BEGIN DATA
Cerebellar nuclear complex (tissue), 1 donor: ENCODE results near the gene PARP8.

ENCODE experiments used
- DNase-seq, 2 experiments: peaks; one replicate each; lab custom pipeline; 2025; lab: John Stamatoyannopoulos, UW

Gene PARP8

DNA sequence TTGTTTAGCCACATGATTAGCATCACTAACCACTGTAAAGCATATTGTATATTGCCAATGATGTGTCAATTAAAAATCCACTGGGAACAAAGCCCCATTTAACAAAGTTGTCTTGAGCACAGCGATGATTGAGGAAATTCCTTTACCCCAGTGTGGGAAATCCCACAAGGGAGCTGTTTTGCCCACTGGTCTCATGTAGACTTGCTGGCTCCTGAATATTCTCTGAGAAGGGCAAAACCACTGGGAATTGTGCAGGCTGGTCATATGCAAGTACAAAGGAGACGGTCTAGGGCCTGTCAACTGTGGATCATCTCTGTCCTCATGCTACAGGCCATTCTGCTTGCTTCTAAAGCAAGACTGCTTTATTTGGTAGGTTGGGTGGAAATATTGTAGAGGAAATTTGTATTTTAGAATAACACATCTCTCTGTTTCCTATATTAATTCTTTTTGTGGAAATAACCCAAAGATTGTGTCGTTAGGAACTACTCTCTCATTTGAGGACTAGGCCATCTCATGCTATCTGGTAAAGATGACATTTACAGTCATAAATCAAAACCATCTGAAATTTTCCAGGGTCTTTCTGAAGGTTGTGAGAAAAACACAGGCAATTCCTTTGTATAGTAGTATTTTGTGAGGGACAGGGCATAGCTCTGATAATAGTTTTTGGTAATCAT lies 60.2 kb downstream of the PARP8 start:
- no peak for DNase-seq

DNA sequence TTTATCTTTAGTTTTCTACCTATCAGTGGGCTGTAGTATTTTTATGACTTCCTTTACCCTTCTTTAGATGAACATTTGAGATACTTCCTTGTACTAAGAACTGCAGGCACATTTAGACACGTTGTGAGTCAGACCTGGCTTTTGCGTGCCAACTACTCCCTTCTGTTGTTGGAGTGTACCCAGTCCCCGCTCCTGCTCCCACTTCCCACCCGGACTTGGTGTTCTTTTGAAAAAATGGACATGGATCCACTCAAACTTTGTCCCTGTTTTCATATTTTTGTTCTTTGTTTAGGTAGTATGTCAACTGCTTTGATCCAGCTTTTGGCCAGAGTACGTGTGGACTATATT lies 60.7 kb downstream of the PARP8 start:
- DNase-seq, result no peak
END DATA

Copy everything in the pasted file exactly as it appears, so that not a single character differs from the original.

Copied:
Cerebellar nuclear complex (tissue), 1 donor: ENCODE results near the gene PARP8.

ENCODE experiments used
- DNase-seq, 2 experiments: peaks; one replicate each; lab custom pipeline; 2025; lab: John Stamatoyannopoulos, UW

Gene PARP8

DNA sequence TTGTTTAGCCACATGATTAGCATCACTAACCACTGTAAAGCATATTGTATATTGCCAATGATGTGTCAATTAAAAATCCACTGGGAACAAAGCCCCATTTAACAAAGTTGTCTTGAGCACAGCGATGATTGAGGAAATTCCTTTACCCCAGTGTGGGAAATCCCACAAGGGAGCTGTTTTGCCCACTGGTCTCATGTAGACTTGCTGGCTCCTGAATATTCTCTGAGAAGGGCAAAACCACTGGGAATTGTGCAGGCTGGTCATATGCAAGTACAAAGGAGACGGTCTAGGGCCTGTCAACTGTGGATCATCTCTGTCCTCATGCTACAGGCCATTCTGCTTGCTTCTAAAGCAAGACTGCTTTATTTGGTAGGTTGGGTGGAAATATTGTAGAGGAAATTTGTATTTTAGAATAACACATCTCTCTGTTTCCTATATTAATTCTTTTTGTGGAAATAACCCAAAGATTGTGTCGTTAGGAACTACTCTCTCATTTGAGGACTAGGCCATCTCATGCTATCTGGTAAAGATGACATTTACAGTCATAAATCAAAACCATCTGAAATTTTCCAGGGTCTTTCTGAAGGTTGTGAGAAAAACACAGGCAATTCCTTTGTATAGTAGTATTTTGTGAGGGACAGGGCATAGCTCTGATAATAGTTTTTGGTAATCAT lies 60.2 kb downstream of the PARP8 start:
- no peak for DNase-seq

DNA sequence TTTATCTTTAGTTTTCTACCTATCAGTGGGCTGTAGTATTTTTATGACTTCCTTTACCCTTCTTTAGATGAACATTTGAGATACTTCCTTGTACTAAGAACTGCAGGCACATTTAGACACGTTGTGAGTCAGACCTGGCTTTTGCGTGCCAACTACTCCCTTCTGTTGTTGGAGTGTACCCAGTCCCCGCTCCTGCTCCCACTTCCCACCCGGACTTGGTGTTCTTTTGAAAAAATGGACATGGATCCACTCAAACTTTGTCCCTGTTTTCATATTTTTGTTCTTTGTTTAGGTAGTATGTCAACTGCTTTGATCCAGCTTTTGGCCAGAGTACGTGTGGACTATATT lies 60.7 kb downstream of the PARP8 start:
- DNase-seq, result no peak